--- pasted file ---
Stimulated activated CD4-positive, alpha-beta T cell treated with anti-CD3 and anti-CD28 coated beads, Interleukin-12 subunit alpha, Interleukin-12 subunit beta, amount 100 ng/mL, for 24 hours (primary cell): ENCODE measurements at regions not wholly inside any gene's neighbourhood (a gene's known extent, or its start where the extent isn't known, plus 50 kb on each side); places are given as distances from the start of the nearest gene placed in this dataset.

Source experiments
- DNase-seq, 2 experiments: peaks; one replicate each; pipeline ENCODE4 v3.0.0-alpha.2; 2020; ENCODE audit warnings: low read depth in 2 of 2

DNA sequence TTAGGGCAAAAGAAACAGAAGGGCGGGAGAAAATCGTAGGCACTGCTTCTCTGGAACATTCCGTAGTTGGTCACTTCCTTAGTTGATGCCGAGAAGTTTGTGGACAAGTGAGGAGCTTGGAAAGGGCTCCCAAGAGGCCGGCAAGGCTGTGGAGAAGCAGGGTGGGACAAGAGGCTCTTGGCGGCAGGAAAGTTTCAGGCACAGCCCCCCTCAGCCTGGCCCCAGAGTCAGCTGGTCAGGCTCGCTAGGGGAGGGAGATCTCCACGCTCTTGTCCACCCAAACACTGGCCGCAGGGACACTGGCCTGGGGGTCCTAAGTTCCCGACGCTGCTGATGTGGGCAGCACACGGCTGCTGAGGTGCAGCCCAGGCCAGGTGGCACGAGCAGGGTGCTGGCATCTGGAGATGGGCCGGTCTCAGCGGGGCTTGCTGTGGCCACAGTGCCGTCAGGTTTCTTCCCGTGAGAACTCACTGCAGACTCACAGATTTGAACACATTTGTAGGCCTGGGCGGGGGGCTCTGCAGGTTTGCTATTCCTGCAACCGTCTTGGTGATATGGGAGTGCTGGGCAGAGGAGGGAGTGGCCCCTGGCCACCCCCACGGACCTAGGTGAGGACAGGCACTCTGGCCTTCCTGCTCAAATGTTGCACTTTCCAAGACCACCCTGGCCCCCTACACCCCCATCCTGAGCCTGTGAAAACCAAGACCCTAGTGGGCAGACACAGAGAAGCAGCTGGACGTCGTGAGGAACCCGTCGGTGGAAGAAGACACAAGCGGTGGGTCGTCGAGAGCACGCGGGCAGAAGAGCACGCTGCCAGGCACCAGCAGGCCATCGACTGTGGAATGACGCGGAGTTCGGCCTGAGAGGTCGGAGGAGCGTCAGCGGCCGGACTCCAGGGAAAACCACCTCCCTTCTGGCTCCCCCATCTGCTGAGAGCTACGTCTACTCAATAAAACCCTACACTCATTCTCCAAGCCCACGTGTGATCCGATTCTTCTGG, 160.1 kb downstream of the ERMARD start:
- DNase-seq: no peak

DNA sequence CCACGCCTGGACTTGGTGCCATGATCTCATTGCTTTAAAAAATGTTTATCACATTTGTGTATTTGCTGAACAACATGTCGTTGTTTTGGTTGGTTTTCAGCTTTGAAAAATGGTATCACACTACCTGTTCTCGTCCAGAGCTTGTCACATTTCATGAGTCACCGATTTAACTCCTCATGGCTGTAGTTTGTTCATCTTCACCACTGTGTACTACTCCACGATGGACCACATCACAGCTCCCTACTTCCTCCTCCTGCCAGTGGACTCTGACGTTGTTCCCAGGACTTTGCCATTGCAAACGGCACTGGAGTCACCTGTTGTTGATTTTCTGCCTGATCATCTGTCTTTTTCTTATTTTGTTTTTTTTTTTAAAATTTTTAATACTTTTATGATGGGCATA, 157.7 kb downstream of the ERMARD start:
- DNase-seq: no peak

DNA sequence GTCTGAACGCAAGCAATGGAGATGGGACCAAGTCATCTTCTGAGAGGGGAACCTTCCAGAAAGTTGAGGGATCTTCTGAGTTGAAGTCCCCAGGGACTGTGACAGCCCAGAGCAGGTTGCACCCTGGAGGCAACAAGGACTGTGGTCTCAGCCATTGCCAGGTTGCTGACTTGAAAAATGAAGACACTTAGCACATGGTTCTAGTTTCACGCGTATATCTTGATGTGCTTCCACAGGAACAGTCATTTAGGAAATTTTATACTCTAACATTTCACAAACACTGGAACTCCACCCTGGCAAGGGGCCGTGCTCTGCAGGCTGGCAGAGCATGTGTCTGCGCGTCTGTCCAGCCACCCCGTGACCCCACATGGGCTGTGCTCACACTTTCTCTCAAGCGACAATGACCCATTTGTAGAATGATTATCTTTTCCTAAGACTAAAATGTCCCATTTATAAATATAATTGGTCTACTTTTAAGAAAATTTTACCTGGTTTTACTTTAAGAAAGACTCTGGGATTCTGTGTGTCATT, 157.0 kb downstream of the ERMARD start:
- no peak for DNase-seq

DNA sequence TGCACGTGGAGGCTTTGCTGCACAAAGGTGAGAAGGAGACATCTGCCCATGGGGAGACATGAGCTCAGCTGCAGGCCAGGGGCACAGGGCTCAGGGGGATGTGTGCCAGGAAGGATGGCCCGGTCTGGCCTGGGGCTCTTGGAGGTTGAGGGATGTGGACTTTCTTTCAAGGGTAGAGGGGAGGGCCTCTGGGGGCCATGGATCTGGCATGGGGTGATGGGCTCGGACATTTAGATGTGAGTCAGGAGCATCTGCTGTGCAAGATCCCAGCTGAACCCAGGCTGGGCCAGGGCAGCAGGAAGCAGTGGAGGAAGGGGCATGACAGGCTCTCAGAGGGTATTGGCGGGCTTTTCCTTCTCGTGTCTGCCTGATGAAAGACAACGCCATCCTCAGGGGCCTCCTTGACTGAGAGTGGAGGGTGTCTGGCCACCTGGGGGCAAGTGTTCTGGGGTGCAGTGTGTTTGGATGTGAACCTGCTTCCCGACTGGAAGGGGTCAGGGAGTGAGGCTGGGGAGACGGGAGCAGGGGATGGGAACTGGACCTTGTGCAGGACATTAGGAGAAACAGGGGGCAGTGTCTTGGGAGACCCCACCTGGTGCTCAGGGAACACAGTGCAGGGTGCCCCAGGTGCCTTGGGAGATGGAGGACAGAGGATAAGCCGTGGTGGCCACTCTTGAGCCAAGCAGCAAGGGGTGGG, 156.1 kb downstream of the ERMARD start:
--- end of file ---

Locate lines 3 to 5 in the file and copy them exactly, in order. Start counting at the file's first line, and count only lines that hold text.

- DNase-seq, 2 experiments: peaks; one replicate each; pipeline ENCODE4 v3.0.0-alpha.2; 2020; ENCODE audit warnings: low read depth in 2 of 2

DNA sequence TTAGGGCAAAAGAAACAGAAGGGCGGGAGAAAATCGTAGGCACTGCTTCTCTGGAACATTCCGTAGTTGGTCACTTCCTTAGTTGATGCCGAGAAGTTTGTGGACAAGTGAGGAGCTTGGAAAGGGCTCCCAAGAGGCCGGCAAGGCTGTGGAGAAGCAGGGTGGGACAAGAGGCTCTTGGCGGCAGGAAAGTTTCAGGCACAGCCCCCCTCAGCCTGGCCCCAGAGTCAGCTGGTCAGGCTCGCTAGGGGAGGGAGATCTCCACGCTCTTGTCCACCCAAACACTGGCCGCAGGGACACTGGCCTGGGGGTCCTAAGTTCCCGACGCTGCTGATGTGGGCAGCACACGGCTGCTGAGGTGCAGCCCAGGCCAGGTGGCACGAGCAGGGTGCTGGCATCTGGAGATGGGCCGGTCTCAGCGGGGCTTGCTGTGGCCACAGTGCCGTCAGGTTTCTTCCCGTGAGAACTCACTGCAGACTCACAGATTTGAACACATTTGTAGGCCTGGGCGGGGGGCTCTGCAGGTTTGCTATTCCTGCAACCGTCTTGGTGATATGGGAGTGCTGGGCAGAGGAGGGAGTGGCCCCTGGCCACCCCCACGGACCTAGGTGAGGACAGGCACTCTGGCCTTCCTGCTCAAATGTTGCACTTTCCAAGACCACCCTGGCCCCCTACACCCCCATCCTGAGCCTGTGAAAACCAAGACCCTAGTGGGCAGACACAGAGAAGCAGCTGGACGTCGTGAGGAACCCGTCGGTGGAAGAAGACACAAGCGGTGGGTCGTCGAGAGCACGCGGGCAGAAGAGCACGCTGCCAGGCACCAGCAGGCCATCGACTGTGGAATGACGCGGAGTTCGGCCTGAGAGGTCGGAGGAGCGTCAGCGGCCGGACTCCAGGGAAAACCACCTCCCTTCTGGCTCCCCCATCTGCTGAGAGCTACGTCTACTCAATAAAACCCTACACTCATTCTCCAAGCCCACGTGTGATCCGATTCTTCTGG, 160.1 kb downstream of the ERMARD start:
- DNase-seq: no peak